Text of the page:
Most or all of us have had fire safety information in school. We do our best to prevent fires. We’ve heard about making plans of where to exit and where to meet in case of a fire. We’ve heard about having smoke detectors and changing the batteries in them. But, is that enough? I don’t know if you’ve seen it yet, but there’s a video (https://www.facebook.com/video.php?v=442860060974) circulating on the internet that shows children sleeping through a smoke detector alarm. I thought that was rather scary, but I was a bit skeptical because they mentioned a talking smoke detector near the end of the video. I was wondering if maybe this was more a scare tactic sort of advertising than an honest warning to parents and caregivers. So, I did what probably many parents have now done or are thinking of doing. I waited until my children were asleep last night, and tested it out. It was a school night, but I didn’t want to wait. My husband volunteered to help. He lit some incense, and held it under the smoke detector in the kitchen. We live in a split level, so the kitchen alarm isn’t very far from the bedrooms. Our kitchen is right at the bottom of the stairs, and the bedrooms are right by the top. According to the Red Cross, most house fires start in the kitchen. My son, whose room is closest to the kitchen, has really sensitive ears. I had talked to my children about this in the early evening, too, so I expected them to come out of their rooms and complain about scaring them while they were trying to sleep. I was surprised to hear nothing but the alarm. After about a minute, my husband put out the incense and fanned the alarm to make it stop. I thought maybe the children had ignored it, figuring it was just a drill since we had talked about it a few hours earlier (although I never told them I was actually going to try it with them). Well, I checked on them, and they hadn’t budged. They were sound asleep, and completely oblivious to the noise that had been shrieking through the entire house moments before. When I mentioned it to them this morning, they seemed surprised, and said they had no idea.
The only slightly comforting thing is that most house fires occur between 6 and 7 pm – most likely, while people are cooking dinner. However, those aren’t the fires that scare me the most. The ones that do are ones that might happen while we’re blissfully unaware, during sleep. I looked into the alarm that was recommended in the video, and it seems to be sold out (http://www.amazon.com/KidSmart-Vocal-Smoke…/dp/B0018SANVY – thank you to my sister, Anna, for the link). I read the reviews, and they were mixed. One thing I’d like to mention is that some people said they aren’t very sensitive, and they recommend using them only as a back up to the regular ones. That’s what I intend to do, as soon as I can get one or more of them.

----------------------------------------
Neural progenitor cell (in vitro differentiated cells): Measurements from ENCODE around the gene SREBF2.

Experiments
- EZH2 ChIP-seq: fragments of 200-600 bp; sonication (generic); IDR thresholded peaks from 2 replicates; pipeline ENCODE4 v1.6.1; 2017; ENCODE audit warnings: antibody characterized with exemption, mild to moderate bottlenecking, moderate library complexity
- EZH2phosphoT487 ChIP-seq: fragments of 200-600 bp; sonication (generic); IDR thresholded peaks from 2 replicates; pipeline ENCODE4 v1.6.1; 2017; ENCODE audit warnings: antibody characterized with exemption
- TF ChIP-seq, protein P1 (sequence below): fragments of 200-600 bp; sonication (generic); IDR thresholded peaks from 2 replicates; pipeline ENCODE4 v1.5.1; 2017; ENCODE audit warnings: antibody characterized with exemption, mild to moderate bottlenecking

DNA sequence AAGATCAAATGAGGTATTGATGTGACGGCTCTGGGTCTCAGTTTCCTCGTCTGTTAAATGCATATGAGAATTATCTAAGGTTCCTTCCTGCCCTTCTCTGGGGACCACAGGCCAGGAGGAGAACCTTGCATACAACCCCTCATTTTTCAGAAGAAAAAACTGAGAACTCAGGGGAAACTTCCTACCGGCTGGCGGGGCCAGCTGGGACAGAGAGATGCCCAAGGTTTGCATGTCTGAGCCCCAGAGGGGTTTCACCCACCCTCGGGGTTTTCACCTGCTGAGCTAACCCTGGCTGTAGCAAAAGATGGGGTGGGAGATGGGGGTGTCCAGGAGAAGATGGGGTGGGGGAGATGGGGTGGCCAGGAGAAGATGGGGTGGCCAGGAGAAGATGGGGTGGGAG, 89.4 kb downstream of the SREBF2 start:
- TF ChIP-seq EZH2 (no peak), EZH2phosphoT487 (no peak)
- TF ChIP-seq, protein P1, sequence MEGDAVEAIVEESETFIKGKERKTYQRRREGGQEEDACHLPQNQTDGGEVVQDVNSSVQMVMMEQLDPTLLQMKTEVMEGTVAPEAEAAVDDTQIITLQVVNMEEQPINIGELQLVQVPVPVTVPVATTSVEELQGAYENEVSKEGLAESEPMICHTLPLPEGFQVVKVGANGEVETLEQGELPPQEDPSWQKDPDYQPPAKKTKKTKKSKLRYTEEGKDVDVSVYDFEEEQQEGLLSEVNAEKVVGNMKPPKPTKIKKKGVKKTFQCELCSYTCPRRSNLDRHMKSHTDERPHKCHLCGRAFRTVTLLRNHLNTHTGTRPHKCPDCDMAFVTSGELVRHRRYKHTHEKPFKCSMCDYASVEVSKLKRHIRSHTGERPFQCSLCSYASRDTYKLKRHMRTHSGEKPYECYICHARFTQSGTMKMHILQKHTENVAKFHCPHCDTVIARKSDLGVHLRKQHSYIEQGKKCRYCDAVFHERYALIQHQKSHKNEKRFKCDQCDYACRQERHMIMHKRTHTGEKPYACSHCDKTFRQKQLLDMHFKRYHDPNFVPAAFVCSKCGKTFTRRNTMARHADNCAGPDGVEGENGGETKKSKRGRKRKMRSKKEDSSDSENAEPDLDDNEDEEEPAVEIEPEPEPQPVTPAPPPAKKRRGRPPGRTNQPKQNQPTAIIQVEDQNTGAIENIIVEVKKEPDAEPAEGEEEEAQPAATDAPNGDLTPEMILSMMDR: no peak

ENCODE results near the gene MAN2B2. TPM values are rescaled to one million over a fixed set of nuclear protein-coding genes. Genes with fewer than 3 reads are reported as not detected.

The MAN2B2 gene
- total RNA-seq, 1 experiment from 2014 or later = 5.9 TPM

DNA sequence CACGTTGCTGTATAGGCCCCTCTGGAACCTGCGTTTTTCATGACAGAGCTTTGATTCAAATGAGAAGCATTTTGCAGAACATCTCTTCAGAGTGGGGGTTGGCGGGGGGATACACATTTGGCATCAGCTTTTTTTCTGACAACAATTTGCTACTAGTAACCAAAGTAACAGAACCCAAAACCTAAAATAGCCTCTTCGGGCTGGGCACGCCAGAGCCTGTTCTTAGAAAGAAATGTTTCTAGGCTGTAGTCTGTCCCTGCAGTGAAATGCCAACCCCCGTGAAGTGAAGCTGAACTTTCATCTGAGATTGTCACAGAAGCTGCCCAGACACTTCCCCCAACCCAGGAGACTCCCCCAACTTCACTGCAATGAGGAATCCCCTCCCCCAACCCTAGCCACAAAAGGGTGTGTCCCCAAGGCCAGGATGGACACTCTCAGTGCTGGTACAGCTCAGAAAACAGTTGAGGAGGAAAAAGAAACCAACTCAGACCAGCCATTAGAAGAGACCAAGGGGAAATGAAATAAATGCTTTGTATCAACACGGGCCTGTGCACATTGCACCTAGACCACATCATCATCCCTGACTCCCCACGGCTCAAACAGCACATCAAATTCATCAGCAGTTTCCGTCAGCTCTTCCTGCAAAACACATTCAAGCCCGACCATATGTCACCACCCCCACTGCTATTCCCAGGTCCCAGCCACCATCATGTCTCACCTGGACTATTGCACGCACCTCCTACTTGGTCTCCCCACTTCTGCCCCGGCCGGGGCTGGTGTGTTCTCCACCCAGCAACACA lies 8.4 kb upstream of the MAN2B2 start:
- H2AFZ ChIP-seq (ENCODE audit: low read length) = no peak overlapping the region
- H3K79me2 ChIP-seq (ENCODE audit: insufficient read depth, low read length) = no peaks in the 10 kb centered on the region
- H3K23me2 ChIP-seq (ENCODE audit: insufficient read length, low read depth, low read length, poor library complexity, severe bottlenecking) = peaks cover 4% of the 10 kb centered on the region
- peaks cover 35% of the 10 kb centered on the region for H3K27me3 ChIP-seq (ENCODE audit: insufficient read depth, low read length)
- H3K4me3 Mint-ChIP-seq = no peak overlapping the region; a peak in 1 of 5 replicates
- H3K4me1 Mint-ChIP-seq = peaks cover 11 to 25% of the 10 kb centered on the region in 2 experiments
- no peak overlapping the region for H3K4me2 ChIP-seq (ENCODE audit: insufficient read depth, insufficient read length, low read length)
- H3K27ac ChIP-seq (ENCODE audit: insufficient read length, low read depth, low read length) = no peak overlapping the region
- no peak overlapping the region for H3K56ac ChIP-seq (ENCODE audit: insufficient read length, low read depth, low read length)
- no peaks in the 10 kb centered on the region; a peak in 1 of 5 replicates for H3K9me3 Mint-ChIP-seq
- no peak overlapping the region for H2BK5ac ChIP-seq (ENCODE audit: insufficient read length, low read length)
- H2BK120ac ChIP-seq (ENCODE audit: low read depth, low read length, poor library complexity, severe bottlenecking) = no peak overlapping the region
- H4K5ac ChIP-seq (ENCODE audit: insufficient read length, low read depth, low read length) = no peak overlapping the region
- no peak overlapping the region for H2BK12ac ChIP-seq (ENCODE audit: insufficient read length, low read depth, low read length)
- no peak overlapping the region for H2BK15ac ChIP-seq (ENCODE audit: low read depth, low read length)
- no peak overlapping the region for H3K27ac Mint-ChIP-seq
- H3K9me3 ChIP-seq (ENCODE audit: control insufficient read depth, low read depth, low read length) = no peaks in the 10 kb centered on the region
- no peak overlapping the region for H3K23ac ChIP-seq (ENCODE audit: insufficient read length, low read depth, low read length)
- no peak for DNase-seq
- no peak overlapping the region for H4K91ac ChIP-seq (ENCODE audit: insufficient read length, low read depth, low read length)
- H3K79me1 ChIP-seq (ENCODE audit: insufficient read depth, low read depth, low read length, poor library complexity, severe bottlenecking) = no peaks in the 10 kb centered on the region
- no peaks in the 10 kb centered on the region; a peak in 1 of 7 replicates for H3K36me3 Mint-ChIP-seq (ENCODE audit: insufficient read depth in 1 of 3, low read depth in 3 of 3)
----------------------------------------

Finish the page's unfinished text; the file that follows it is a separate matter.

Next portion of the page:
What I hope everyone takes away from this, at a minimum, is to make sure you take extra steps to protect your children now that you know they might not awaken during a fire alarm. I read that one woman said she sometimes lets her older child baby-sit her younger one at night, but won’t be doing that anymore! Of course, I was already planning to make sure my children got out of the house if we ever had a fire, but now I’m even happier that their bedrooms are so close to mine! I’ll just be extra cautious, since I won’t be expecting them to get out of the house on their own.
Just a reminder – many places recommend changing the batteries in your smoke detector every six months, and some say to do it when changing the clocks for daylight savings. Since we just changed the clocks, make sure to change your smoke detector batteries if you haven’t already done so. Also, make sure to replace the smoke detectors when they get too old (I think it’s every 10 years). Here are some links I found with more information:
Be safe, everyone!